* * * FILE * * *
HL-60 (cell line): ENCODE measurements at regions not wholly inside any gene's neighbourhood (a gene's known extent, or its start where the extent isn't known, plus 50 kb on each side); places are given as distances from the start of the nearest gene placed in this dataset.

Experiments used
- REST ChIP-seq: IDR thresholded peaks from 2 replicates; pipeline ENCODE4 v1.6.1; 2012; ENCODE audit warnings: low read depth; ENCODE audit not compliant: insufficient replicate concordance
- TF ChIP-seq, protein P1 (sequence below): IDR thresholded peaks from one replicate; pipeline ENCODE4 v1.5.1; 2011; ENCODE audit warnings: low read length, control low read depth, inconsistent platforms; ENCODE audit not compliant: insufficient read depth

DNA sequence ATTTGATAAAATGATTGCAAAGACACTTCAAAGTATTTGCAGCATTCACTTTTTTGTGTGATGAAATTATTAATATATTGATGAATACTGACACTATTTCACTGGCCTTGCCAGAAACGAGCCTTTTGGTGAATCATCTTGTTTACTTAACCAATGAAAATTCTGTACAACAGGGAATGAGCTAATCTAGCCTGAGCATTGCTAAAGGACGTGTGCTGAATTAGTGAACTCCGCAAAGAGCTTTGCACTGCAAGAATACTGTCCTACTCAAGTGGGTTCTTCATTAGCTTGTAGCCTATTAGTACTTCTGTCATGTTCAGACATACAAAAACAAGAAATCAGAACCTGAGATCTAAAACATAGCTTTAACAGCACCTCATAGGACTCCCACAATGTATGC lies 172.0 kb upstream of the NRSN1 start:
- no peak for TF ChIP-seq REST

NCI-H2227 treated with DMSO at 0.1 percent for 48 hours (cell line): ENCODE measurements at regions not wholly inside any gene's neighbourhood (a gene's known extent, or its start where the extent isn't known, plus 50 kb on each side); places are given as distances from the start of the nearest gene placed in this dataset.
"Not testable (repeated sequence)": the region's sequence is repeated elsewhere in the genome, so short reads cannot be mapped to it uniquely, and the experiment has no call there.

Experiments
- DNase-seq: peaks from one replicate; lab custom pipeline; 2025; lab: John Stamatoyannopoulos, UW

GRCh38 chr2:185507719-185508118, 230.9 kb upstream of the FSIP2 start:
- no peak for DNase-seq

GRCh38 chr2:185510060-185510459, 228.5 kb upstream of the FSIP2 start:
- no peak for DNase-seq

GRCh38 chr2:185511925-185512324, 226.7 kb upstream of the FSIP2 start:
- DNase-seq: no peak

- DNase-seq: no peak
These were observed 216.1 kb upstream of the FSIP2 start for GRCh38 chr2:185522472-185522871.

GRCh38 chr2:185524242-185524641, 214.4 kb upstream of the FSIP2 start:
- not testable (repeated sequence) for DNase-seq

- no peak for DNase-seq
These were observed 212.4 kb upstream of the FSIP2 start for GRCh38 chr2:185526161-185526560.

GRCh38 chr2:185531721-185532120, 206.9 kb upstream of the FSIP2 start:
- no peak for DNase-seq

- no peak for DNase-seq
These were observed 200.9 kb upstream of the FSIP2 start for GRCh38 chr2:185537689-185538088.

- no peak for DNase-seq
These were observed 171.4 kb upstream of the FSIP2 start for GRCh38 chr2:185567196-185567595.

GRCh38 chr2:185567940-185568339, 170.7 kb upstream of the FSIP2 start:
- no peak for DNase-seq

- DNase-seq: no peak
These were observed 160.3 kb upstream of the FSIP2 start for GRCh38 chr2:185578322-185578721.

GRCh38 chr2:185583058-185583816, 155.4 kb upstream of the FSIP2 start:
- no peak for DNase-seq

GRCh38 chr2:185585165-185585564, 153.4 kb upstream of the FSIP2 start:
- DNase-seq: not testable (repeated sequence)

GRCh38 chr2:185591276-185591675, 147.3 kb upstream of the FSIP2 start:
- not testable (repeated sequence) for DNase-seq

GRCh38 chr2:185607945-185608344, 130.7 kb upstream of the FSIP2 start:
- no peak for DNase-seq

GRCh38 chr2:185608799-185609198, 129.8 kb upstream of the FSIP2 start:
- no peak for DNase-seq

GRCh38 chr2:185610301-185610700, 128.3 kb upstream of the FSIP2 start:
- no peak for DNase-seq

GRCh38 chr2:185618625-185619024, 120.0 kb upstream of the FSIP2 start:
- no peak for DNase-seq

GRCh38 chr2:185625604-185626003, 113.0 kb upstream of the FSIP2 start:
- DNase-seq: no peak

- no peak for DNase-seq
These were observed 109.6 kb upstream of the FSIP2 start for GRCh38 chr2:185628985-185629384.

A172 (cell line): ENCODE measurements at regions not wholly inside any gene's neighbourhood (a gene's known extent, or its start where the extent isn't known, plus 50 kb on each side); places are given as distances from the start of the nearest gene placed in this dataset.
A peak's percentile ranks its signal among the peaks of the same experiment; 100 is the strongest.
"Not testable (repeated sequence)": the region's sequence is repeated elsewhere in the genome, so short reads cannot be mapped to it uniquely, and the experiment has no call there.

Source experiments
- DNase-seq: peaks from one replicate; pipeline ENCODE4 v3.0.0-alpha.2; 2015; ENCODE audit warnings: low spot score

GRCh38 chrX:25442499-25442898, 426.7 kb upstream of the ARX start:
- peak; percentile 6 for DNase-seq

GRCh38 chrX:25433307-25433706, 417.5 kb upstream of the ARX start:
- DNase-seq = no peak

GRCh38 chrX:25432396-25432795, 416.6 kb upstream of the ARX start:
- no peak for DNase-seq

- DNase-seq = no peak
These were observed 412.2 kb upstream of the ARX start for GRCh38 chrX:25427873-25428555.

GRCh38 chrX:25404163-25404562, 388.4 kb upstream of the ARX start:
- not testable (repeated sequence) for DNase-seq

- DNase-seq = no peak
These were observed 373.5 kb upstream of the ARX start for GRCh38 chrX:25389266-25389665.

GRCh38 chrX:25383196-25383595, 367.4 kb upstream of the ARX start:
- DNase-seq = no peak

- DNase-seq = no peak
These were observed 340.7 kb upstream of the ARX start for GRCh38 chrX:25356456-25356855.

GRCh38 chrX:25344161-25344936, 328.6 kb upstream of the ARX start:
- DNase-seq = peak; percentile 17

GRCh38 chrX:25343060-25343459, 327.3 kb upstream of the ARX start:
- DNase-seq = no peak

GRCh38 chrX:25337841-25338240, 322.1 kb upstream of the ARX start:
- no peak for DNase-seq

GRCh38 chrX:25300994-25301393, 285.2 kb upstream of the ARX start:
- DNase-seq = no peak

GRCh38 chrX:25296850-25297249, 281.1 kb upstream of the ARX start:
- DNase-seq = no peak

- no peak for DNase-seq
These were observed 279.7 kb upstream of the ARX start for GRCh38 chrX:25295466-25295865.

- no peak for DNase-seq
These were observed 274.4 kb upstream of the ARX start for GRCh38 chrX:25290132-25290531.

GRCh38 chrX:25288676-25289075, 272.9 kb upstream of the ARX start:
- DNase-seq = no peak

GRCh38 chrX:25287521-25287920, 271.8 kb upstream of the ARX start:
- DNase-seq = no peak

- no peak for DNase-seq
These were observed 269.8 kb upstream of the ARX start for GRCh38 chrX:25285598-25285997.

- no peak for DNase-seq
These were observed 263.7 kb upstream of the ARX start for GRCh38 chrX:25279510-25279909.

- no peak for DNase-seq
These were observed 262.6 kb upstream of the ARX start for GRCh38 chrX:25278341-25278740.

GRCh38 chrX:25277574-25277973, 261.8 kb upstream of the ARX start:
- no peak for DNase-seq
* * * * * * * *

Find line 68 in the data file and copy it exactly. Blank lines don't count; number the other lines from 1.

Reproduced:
GRCh38 chrX:25383196-25383595, 367.4 kb upstream of the ARX start: